What happens if the party does get in trouble with the law? Do you really send them to jail? You could. The episode might become a sort of enforced down-time as the PCs sit there and take their punishment, however fair or unfair it might be. Or they could try to bust out. You could roleplay some of their prison experience (there may be useful contacts to be made "on the inside"), or hand-wave it away as a certain amount of time passing before their release.
More commonly, PCs are required to make restitution. This may be a payoff of some kind to the person they have harmed (or are believed to have harmed), in money or items. They may have to pay fines and fees to the government. Perhaps most commonly, they may be required to perform some service to make things right, like the Fair Warning gang being sent back to Elath to find and rescue Teman Kohath.
Eddie is playing a dangerous game here, as Michael is not the only one who would cry foul at what could feel like blatant DM power plays, slapping a surprise "treasure tax" on them or getting Mikko and friends into legal trouble for something they couldn't reasonably have known. Life isn't fair, but players need to know the basic ground rules so it's not actively unfair.
At heart, adventurers are vigilantes, making life-and-death decisions and confiscating property, but what separates them from brigands besides (usually) alignment? PCs are at home in wild borderland areas, where your legal rights are as strong as your sword-arm. They are beholden to no one but themselves. What's theirs is theirs unless someone stronger or sneakier takes it from them. It's finders keepers, losers weepers.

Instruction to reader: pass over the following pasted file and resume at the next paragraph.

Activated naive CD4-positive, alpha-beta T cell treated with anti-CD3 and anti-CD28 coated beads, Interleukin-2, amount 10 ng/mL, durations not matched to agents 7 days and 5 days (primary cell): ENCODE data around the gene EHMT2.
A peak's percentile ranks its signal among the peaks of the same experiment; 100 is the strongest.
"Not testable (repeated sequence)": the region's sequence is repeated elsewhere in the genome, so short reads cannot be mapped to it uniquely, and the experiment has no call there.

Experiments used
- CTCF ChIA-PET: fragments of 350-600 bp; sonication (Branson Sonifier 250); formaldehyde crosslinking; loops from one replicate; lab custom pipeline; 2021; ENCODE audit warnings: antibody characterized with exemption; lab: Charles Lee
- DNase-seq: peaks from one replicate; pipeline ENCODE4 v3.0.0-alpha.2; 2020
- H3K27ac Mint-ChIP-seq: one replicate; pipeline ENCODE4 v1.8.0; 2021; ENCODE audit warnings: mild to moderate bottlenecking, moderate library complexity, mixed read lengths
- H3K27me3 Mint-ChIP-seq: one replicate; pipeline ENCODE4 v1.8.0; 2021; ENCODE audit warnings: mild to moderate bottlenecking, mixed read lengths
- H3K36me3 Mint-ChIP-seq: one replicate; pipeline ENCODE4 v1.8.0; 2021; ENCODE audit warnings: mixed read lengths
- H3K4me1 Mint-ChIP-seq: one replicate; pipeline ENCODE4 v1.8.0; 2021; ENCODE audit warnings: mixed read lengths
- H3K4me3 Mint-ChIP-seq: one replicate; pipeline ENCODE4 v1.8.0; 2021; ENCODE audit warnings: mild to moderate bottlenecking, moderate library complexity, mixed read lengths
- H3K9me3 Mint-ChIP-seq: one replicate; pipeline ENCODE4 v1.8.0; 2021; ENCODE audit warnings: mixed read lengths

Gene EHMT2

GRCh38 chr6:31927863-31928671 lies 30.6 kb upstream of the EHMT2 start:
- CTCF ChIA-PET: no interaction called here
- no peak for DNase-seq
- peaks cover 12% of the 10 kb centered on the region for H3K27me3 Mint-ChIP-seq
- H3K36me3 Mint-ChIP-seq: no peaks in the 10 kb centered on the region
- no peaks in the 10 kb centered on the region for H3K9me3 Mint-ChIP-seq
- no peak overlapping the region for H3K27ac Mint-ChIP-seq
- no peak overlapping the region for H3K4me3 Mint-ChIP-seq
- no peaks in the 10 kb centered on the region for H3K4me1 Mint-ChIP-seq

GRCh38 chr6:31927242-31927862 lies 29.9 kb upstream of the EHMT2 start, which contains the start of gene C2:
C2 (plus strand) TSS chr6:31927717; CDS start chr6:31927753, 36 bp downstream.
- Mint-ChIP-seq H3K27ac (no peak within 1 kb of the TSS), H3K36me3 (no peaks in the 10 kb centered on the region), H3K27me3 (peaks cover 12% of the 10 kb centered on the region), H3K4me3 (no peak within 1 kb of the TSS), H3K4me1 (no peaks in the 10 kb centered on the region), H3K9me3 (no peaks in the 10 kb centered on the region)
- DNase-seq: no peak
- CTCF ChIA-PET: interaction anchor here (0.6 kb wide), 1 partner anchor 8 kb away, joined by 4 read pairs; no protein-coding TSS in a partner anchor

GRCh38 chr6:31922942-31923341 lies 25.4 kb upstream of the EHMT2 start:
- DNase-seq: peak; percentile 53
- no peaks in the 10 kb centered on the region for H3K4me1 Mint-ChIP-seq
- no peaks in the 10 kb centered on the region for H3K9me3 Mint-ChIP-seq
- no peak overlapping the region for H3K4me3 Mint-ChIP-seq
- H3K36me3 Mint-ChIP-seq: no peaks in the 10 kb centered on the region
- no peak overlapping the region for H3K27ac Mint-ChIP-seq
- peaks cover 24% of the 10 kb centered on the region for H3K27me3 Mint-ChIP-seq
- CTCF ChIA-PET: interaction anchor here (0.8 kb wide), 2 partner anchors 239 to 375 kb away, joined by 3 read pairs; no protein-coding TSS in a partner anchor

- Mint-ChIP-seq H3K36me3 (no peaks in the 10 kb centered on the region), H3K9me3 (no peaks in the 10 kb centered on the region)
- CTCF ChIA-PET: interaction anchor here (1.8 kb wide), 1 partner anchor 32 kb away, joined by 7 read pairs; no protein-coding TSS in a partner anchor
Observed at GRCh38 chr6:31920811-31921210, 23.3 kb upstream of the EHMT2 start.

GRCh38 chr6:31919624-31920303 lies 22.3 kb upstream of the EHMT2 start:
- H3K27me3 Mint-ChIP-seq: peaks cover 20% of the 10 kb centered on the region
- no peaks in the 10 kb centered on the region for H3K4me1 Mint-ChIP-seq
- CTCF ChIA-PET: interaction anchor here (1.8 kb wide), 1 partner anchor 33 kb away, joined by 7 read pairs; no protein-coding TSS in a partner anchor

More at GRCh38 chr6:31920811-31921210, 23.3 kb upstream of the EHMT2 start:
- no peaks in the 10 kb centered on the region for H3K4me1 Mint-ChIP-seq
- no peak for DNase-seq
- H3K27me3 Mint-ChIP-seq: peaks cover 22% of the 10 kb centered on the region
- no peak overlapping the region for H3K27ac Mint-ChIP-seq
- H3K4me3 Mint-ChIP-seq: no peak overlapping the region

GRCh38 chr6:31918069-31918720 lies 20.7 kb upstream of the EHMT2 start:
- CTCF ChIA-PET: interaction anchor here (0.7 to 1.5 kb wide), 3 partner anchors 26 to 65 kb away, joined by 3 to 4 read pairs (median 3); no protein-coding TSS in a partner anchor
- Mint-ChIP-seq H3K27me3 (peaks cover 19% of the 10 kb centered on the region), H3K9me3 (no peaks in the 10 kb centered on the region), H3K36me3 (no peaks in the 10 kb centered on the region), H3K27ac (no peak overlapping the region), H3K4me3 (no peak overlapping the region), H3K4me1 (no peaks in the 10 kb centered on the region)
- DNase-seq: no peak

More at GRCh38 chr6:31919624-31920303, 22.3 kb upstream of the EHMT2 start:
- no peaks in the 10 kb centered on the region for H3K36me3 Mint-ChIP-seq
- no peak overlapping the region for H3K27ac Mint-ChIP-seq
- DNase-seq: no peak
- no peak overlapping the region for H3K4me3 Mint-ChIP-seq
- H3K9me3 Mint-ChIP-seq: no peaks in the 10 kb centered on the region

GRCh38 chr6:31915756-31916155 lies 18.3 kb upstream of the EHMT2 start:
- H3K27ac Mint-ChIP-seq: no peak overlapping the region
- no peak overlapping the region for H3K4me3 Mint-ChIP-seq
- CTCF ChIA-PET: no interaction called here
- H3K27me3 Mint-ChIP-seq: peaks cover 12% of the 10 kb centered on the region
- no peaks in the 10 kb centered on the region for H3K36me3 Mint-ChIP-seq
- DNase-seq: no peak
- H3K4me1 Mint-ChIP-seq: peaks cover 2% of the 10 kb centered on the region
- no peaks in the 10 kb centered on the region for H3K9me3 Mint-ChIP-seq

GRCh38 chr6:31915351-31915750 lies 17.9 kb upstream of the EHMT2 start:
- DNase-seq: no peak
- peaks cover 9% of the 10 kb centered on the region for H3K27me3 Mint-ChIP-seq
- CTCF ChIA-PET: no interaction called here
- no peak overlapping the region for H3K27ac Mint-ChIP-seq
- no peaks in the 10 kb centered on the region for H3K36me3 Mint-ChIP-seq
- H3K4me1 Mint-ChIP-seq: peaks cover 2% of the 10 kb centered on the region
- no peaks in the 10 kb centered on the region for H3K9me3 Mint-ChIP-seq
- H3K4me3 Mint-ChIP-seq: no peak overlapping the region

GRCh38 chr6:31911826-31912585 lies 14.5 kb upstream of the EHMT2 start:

In civilized lands, adventurers are not a law unto themselves, so what are the rules for adventurers? Local customs will vary. Special legal rights may attach to being a citizen of a certain land, while outsiders are at a disadvantage. How will Mikko react when he learns that dwarves are banned from all bars and taverns in the Duchy of Zolmanna? Knowledge (local) is the ideal skill for this, but Gather Information or bardic knowledge could substitute as well.
More generally, what are adventurers considered to be? Are they total free agents, working outside the law, looking for adventure in whatever comes their way? If so, are they feared and hated as killers, scavengers, grave-robbers, and thrill-seekers, or are they seen as a helpful (if potentially dangerous) way to deal with threats beyond the capabilities of regular folks?